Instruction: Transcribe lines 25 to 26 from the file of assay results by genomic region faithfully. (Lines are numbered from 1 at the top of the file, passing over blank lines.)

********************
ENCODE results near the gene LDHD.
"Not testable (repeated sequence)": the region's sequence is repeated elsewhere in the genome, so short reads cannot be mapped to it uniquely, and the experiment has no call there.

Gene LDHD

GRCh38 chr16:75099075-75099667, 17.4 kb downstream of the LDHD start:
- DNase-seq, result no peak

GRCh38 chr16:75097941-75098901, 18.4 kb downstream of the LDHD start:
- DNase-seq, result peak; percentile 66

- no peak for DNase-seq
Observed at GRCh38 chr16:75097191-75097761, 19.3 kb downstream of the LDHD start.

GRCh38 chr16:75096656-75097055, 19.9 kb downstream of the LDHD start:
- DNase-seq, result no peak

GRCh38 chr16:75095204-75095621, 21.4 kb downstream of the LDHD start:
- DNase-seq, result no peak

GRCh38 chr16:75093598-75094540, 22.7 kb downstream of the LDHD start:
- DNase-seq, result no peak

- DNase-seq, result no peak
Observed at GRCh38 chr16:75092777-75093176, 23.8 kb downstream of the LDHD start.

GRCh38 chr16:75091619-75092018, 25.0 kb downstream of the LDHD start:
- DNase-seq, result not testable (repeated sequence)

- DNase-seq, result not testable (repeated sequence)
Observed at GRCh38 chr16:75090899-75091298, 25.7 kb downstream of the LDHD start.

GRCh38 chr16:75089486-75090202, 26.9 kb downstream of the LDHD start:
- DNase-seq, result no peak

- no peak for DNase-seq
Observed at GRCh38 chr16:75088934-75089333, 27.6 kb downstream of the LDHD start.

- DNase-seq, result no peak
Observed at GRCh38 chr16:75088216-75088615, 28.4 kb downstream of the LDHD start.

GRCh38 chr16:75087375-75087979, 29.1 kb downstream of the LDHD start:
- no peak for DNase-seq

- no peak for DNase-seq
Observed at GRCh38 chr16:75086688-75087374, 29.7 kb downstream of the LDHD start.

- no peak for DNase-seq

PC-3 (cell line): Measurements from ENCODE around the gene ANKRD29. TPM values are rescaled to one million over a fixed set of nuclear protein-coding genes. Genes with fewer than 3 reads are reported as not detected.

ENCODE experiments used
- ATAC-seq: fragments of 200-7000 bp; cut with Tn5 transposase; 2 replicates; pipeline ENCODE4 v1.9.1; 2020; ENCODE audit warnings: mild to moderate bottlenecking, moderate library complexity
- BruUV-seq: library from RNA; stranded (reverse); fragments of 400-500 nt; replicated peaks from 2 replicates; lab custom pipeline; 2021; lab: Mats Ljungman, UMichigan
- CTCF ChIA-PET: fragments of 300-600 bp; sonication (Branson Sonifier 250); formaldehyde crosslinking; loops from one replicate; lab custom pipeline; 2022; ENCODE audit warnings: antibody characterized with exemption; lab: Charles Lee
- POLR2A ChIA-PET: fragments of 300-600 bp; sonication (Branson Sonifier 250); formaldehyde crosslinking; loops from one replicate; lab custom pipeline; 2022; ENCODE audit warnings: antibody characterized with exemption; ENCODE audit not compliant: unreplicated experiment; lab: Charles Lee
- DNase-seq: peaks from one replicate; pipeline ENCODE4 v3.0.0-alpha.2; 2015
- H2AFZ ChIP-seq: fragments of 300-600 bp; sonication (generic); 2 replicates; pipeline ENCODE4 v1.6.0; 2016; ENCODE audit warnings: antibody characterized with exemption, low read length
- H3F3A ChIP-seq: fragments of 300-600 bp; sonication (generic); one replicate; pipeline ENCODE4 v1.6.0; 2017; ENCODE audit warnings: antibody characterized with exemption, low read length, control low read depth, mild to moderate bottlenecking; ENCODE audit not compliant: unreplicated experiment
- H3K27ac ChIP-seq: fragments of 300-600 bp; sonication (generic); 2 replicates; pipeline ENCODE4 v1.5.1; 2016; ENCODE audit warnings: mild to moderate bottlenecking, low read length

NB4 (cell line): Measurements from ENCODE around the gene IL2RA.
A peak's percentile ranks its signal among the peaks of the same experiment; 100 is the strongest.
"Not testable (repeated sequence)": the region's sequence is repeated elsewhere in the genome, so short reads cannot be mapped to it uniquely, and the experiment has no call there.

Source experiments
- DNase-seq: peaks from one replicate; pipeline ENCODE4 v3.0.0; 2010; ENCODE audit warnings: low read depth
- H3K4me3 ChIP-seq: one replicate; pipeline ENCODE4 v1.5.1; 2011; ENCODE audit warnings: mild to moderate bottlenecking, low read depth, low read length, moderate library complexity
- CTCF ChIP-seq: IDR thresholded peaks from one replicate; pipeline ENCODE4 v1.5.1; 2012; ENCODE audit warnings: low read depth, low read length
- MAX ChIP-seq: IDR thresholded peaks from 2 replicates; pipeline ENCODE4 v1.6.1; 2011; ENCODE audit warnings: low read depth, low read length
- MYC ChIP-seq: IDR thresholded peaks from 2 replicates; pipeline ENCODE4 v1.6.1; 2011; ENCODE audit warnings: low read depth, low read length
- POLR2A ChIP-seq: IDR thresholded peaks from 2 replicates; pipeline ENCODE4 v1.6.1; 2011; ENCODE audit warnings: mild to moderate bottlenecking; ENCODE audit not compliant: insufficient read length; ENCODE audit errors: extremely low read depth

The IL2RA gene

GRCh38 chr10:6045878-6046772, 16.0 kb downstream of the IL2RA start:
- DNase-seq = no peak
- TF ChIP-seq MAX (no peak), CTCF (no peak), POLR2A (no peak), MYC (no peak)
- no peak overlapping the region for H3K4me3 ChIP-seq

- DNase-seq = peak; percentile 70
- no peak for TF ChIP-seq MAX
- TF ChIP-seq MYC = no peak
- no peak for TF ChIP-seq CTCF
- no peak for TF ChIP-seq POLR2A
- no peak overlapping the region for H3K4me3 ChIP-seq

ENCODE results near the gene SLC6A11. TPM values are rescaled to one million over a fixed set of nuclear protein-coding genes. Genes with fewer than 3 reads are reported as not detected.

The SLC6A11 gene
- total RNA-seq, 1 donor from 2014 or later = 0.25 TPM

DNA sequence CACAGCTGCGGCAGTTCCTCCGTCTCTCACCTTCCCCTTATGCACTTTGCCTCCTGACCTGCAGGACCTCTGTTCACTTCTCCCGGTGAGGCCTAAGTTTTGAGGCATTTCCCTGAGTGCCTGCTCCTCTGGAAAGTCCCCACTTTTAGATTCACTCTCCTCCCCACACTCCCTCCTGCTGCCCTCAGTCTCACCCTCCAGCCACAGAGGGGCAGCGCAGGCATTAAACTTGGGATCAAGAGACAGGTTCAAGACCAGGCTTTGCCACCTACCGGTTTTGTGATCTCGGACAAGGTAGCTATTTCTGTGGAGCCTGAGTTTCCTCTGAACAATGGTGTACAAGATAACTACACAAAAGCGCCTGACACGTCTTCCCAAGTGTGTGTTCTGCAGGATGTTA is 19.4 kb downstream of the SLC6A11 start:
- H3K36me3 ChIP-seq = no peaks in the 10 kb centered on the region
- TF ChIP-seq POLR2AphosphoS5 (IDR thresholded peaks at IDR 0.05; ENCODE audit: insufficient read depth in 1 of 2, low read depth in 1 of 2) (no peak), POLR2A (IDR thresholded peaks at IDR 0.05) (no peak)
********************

Observed at GRCh38 chr16:75088934-75089333, 27.6 kb downstream of the LDHD start.

- DNase-seq, result no peak